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Monday 29 October 2012


The Economist, February 18, 2012 edition, contained an article referring to America’s “…30 year itch” with nuclear energy, manifested by its inability to move beyond the 1979 accident at Three Mile Island. The item held my interest, not for any reason related to nuclear energy, though the lengthy period required to pay for the Muskrat Falls scheme had me thinking of the “half-life” terminology of that industry.

The article contained two references with a local context; one where a nuclear plant under construction in Georgia, by a company called Votgle, experienced a spike from its original estimate of $660 million to a “cool $8.7 billion with electricity costs spiking as a result”.  (Thinking the Economist to be an error, the final cost was confirmed by a secondary source).
Fortunately for the Georgia, it has a population of just under ten million people; twenty times the population of NL.  Although, that State’s population will pay for the Votgle’s project cost overruns through their electrical bills, it is a private company, so the tax payer is shielded from bankruptsy.  Nalcor, on the other hand, is playing with our dime.

Thursday 25 October 2012


Prime Minister Stephen Harper pledged a federal loan guarantee, for the Muskrat Falls project or equivalent, during a 2011 campaign stop in St. John’s.

The guarantee still eludes.
The Premier is on tender hooks.  She can’t schedule the debate in the House of Assembly and MHI can’t complete its final report unless the guarantee arrives. Is this why the Premier was recently heard in the media voicing the possibility that the debate could take place without the guarantee?

To those who say that the Feds made a commitment, I’d say what about the “conditions” attached to the offer.
On Sept. 12, 2012 the CBC recorded federal Finance Minister, following a speech in St. John's, saying:  “We have a commitment…to provide the loan guarantee, and we have to work on the details, of course…we will honour the commitment”.

Two weeks later, on September 27, 2012, concerned that the guarantee (and hence, the project) was falling off the rails, Dunderdale raced off to Ottawa to meet with PM Harper but came up empty handed.
Now the end of October is upon us. Still, there is no loan guarantee, notwithstanding the new impetus ostensibly given federal bureaucrats by the Prime Minister.  

Monday 22 October 2012

The Premier’s Speech: From Triumphalism to Despair

James McLeod, Telegram Reporter, diligently recorded and transcribed the Premier’s Remarks to the delegates at the P.C. Convention in Gander on the morning of October 13, 2012.  It was an important speech, dealing with, among other issues, the fiscal situation of the Province.    

The Premier was obviously troubled by the Province’s diminished financial position, a realization brought on by oil prices that are more inclined to the $100 mark than to the $124.12 per barrel ‘Budget plug’ her Finance Minister’s used last March.  With one third of Provincial revenues dependent on the higher number, the Minister’s forecast deficit, this year, of $258.4 million is likely to grow, by the Premier’s own reckoning, to $600-700 million and $1 billion next year.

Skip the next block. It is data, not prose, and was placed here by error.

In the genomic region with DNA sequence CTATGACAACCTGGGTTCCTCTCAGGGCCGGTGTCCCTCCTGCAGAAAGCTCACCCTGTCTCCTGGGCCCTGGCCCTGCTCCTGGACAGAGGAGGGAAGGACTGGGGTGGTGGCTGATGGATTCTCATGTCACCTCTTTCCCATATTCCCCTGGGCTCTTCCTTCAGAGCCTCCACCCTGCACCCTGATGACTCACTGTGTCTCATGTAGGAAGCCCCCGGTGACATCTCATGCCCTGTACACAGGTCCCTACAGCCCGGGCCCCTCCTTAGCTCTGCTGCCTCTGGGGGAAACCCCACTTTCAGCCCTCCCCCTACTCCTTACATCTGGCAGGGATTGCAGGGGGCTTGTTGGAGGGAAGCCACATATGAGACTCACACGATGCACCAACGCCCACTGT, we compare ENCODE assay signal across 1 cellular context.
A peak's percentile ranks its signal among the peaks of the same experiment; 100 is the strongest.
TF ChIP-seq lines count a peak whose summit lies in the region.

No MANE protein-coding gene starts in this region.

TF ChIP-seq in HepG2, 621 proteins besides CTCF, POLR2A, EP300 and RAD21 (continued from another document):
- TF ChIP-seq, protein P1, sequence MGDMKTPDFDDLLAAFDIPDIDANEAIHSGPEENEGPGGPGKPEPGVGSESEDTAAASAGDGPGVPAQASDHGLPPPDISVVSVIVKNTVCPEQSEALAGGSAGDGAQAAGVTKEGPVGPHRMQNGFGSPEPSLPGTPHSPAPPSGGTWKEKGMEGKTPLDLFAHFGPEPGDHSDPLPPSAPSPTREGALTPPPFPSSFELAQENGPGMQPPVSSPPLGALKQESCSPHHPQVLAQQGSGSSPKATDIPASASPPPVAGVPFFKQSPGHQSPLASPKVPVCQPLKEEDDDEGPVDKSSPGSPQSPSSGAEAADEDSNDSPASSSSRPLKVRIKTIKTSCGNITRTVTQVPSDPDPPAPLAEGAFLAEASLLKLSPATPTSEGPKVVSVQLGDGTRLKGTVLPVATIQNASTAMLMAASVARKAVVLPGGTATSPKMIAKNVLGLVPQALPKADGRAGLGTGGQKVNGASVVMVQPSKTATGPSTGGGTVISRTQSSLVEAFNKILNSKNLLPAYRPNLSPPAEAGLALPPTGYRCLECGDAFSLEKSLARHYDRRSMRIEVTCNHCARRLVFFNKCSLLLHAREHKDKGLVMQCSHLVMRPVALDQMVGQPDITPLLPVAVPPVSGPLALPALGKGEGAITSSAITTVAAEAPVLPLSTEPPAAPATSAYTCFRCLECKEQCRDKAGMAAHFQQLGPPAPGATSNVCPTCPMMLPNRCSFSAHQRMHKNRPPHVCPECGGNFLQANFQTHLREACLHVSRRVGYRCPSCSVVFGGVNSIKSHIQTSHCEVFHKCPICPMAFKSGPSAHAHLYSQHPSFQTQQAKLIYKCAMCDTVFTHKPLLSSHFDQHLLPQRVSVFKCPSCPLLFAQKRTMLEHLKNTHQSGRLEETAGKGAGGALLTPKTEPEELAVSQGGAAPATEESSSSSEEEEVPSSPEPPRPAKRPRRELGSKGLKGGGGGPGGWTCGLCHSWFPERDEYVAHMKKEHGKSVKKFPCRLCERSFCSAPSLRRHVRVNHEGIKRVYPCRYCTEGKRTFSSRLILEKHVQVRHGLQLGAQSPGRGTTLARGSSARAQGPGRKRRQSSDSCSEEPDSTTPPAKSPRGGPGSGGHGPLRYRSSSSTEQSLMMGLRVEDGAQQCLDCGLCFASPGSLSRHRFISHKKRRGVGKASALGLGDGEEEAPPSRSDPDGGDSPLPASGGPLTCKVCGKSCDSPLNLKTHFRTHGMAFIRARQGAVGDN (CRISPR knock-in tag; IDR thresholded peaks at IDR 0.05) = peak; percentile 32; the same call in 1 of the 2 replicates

Maintenance, interrupting production on the Terra Nova and White Rose platforms, was known at the time the Budget was delivered. The date for the end of offset payments under the Atlantic Accord, a reduction in annual revenue of $536.1 million in 2012-13 and beyond, has been known since the deal was struck in the 1980s. 

What did the Premier say in her Speech?  This is one excerpt:
“Let me tell you, we’re spending too much money…. We are. And we’ve got to get a handle on it. …Do you know that in Newfoundland and Labrador, we spend almost $5,000 per person more than any other province in Canada in providing services to the people of Newfoundland and Labrador.  Four thousand seven hundred dollars more”.    

James McLeod, Telegram Reporter commented on the Premier’s next volley.  Remarked, McLeod: “She also said that oil revenue has led to citizens being cavalier about government spending, because the funding isn’t coming out of their own pockets”.  Said the Premier:

Thursday 18 October 2012


I was surprised that delegates to the P.C. Convention, this past weekend, were asked to vote on a resolution in support of the Muskrat Falls project.   

Why be surprised?
Muskrat Falls is the largest construction project ever undertaken by a provincial government; it is the legacy project of Danny Williams and Kathy Dunderdale.  Surely, party members should be asked to weigh in and give it two thumbs up? Well, actually, no.

At the very least, the Premier ought to have given Party Members the courtesy of the DG-3 numbers, the latest cost estimates generated by SNC Lavalin; she should have informed them of the cost of Muskrat power on a KWh basis and how many billions of dollars will be added to the public debt to pay for the project.

Cartoon Credit: John Meaney, Rand and Roar
In a gesture of transparency, the Premier might have insisted that Party Members be informed of the net cost to the consumer given that NL needs only 40% of Muskrat power.  The Premier’s number, per KWh, would have factored in the 20% of the 824 MWs to Emera, at no charge, and the balance to mining interests at the price of less than 4 cents per KWh.  Such a gesture would have constituted respect for the people who make the 'Party' function.  Then, perhaps, armed with that information, Tory delegates would be ready to vote?  Alas, that is not the case.
Had a Muskrat Plenary Session dominated the entire weekend, where seminars on Nalcor’s poor demand numbers had been discussed, the Water Management Agreement or the alternatives to Muskrat Falls received the scrutiny of a group still cloudy from the previous night’s festivities, it still would not have been appropriate to invite the delegates to commit themselves on such a project.

Monday 15 October 2012


When the St. John’s South MHA defected from the Tories, he stated that the people in his riding would help him decide where he will be seated on a more permanent basis.  I happen to live in Mr. Osborne’s riding; I want to take him up on his offer, now.
Mr. Osborne is a lifelong Tory; he has won five elections under the P.C. banner.  Upon defection, he said his problem did not arise from any single issue except for the Tory leadership, though some backbench MHAs and Cabinet Ministers may now be added to his list, given their visceral response to his move.  

Cartoon Credit: John Meaney, Rant and Roar
When Jim Hodder, an MHA for Stephenville and former Premier, Tom Rideout deserted the Liberal Party in the mid-1980s, they did do so, not in consequence of the then Liberal Leader, but, ostensibly at least, on account of a policy that favoured the Federal Liberals on oil and gas issues, in contrast to the NL centered position aggressively (and, in hindsight, successfully) advanced by the Peckford Tories.

In every interview, the St. John’s South MHA was consistent: the problem was Dunderdale.  This might suggest Osborne may wish to go back ‘home’.  He will have to wait until Dunderdale self-destructs; though, by then, the P.C. Party may be a poisoned chalice if Muskrat Falls is sanctioned.
For this reason, the possibility of Osborne re-joining the P.C.s, may well be a Hobson’s choice (no choice at all).  But, we’ll call it option #1.